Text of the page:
Sir Alexander Mackenzie was a Scot who grew to become a Canadian hero. A fur trader and explorer, Mackenzie became convinced that Cook's River, in present-day Alaska, could provide a water route from the Atlantic Ocean to the Pacific. Such a route the mythical Northwest Passage would provide a gateway to the vast trading markets of the Orient.
In 1789, Mackenzie's crew which included French-Canadian voyagers, his wife and several others paddled off in a birchbark canoe from Fort Chipewyan in central Canada. Other canoes, navigated by Indian hunters and interpreters, followed behind.
Over 100 days later, however, Mackenzie's entourage arrived back at the fort with details of another route to the Arctic Ocean, not the elusive Pacific. Though this first trip aided in mapping the northern regions of the continent, Mackenzie remained determined to find the "Western Sea."
Therefore, on May 9, 1793, Mackenzie, with nine others, packed into a 25-foot canoe at Fort Fork along the Peace River for a second voyage. This time, he succeeded, and announced his arrival on a rock near Bella Coola near the Pacific by painting the following words with a vermillion and grease mixture:
"Alexander Mackenzie, from Canada, by land, the twenty-second of July, one thousand seven hundred and ninety-three."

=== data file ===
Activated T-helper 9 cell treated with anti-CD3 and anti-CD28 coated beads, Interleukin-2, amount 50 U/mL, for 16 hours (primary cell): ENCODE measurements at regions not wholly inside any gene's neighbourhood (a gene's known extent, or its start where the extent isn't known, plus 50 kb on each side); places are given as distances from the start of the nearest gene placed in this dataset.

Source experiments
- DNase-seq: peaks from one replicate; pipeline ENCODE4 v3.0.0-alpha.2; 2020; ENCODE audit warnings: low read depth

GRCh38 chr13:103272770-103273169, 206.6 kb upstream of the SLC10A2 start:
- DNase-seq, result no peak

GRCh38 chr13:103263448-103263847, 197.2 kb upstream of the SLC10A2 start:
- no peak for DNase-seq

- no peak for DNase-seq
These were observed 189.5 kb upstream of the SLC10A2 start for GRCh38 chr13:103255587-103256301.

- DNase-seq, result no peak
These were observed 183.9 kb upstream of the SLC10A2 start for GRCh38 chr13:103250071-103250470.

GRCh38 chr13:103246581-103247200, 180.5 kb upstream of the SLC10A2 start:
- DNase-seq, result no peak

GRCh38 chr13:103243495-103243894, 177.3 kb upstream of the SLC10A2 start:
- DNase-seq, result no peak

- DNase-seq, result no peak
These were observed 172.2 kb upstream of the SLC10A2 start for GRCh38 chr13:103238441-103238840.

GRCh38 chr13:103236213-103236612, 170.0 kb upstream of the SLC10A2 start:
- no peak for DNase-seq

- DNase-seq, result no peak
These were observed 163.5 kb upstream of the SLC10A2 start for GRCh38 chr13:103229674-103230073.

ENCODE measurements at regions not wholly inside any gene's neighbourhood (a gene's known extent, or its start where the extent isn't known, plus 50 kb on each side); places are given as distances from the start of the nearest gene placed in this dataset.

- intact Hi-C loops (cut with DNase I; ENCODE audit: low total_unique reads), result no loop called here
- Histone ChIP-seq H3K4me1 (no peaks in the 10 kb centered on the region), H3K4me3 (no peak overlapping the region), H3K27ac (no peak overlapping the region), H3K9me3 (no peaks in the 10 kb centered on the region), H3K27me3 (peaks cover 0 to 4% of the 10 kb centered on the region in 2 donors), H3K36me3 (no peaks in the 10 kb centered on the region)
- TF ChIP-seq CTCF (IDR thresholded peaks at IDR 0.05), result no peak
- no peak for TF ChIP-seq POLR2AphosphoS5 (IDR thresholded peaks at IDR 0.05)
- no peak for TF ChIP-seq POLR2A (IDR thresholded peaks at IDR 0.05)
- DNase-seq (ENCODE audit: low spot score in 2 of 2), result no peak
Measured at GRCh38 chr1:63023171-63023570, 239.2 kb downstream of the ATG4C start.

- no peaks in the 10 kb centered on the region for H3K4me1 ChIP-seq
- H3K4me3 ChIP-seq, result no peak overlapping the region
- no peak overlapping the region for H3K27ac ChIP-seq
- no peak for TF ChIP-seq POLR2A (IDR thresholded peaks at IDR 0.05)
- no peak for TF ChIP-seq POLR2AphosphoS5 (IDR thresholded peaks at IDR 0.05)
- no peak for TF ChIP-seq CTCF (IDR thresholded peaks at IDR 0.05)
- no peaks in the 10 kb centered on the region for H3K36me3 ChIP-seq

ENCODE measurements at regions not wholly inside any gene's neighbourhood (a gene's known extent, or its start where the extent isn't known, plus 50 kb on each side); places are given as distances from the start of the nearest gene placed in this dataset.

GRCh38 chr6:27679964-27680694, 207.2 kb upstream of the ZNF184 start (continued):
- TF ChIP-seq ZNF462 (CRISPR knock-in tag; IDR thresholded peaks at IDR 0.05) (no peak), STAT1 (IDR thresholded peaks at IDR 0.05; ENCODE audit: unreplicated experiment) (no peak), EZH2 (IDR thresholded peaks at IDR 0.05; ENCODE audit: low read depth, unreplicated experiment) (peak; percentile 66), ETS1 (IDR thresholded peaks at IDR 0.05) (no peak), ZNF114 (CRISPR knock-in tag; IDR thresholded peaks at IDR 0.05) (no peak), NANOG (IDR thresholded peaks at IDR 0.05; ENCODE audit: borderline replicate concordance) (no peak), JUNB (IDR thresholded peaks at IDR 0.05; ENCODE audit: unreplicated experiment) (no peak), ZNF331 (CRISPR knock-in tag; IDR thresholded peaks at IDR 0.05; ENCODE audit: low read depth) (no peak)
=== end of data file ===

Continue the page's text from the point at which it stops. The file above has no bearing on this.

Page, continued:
Mackenzie became the first European north of Mexico to reach the Pacific ocean on an overland route, beating, as well, the American explorers Meriwether Lewis and William Clark who arrived at the coast in 1805.
Without the guidance of Indians, Mackenzie would have been unlikely to reach the Western Sea. While crossing the Peace River watershed to the Fraser, they suggested to proceed overland, instead of continuing on the hazardous Fraser River. Mackenzie returned with the westward route mapped 117 days later.
In 1802, Mackenzie was knighted by King George III, and recognized as leader of the first expedition to cross the North American continent from the Atlantic to Pacific north of Mexico.
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